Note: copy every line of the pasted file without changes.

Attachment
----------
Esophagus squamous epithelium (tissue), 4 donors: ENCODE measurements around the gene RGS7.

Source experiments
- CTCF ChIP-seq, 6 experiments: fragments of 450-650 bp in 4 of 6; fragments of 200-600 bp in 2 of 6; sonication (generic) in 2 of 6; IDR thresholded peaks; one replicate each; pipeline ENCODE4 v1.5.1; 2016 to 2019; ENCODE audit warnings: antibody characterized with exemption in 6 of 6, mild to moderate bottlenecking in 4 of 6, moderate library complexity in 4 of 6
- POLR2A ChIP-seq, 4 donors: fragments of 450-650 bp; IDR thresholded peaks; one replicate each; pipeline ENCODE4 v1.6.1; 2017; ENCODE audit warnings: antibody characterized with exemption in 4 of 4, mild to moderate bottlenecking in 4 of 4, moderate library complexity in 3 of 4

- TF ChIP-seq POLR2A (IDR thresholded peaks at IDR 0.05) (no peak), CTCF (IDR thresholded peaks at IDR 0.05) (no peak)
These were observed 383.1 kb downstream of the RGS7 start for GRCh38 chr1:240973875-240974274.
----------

Esophagus squamous epithelium (tissue), 4 donors: ENCODE measurements around the gene RGS7.

Source experiments
- CTCF ChIP-seq, 6 experiments: fragments of 450-650 bp in 4 of 6; fragments of 200-600 bp in 2 of 6; sonication (generic) in 2 of 6; IDR thresholded peaks; one replicate each; pipeline ENCODE4 v1.5.1; 2016 to 2019; ENCODE audit warnings: antibody characterized with exemption in 6 of 6, mild to moderate bottlenecking in 4 of 6, moderate library complexity in 4 of 6
- POLR2A ChIP-seq, 4 donors: fragments of 450-650 bp; IDR thresholded peaks; one replicate each; pipeline ENCODE4 v1.6.1; 2017; ENCODE audit warnings: antibody characterized with exemption in 4 of 4, mild to moderate bottlenecking in 4 of 4, moderate library complexity in 3 of 4

- TF ChIP-seq POLR2A (IDR thresholded peaks at IDR 0.05) (no peak), CTCF (IDR thresholded peaks at IDR 0.05) (no peak)
These were observed 383.1 kb downstream of the RGS7 start for GRCh38 chr1:240973875-240974274.